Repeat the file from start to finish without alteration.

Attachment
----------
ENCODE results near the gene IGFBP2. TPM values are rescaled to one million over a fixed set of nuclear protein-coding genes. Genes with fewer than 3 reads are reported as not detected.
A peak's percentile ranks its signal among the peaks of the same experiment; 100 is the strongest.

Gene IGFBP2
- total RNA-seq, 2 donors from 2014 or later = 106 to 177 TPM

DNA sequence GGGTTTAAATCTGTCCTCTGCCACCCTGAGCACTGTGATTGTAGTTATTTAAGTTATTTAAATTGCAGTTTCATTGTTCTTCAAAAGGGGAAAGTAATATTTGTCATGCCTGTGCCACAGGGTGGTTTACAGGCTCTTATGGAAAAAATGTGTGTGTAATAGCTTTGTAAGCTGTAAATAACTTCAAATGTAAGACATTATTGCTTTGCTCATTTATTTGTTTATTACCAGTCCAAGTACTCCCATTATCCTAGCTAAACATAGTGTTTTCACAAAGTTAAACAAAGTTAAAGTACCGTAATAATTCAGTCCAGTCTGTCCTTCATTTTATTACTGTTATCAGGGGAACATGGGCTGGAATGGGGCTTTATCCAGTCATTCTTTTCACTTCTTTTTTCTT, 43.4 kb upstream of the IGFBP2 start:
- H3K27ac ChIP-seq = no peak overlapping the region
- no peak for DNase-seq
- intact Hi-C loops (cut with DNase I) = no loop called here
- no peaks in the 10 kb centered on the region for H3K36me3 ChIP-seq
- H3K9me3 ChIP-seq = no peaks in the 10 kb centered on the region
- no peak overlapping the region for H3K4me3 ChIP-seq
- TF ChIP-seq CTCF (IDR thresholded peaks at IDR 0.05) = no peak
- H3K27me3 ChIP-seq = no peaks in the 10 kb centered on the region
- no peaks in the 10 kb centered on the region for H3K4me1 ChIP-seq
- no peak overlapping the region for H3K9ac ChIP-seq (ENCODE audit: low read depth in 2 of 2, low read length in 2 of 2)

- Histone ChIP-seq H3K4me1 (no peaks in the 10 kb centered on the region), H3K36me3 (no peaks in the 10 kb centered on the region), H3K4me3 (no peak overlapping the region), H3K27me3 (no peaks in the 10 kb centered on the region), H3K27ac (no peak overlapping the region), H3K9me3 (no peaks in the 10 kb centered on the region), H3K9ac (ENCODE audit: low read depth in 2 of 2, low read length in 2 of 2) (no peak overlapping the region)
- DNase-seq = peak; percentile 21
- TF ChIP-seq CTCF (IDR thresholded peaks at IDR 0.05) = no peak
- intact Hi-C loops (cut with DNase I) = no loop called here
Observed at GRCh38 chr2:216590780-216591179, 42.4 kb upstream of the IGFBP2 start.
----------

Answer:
ENCODE results near the gene IGFBP2. TPM values are rescaled to one million over a fixed set of nuclear protein-coding genes. Genes with fewer than 3 reads are reported as not detected.
A peak's percentile ranks its signal among the peaks of the same experiment; 100 is the strongest.

Gene IGFBP2
- total RNA-seq, 2 donors from 2014 or later = 106 to 177 TPM

DNA sequence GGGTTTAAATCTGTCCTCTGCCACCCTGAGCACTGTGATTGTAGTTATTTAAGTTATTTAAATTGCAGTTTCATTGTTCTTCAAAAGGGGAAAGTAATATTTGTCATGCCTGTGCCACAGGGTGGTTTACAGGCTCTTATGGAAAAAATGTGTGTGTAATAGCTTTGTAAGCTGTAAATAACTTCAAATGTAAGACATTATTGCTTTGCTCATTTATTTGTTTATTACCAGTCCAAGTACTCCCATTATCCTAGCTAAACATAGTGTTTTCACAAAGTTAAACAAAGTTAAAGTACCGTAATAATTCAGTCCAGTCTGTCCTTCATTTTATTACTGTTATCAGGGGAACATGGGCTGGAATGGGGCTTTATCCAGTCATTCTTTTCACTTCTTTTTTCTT, 43.4 kb upstream of the IGFBP2 start:
- H3K27ac ChIP-seq = no peak overlapping the region
- no peak for DNase-seq
- intact Hi-C loops (cut with DNase I) = no loop called here
- no peaks in the 10 kb centered on the region for H3K36me3 ChIP-seq
- H3K9me3 ChIP-seq = no peaks in the 10 kb centered on the region
- no peak overlapping the region for H3K4me3 ChIP-seq
- TF ChIP-seq CTCF (IDR thresholded peaks at IDR 0.05) = no peak
- H3K27me3 ChIP-seq = no peaks in the 10 kb centered on the region
- no peaks in the 10 kb centered on the region for H3K4me1 ChIP-seq
- no peak overlapping the region for H3K9ac ChIP-seq (ENCODE audit: low read depth in 2 of 2, low read length in 2 of 2)

- Histone ChIP-seq H3K4me1 (no peaks in the 10 kb centered on the region), H3K36me3 (no peaks in the 10 kb centered on the region), H3K4me3 (no peak overlapping the region), H3K27me3 (no peaks in the 10 kb centered on the region), H3K27ac (no peak overlapping the region), H3K9me3 (no peaks in the 10 kb centered on the region), H3K9ac (ENCODE audit: low read depth in 2 of 2, low read length in 2 of 2) (no peak overlapping the region)
- DNase-seq = peak; percentile 21
- TF ChIP-seq CTCF (IDR thresholded peaks at IDR 0.05) = no peak
- intact Hi-C loops (cut with DNase I) = no loop called here
Observed at GRCh38 chr2:216590780-216591179, 42.4 kb upstream of the IGFBP2 start.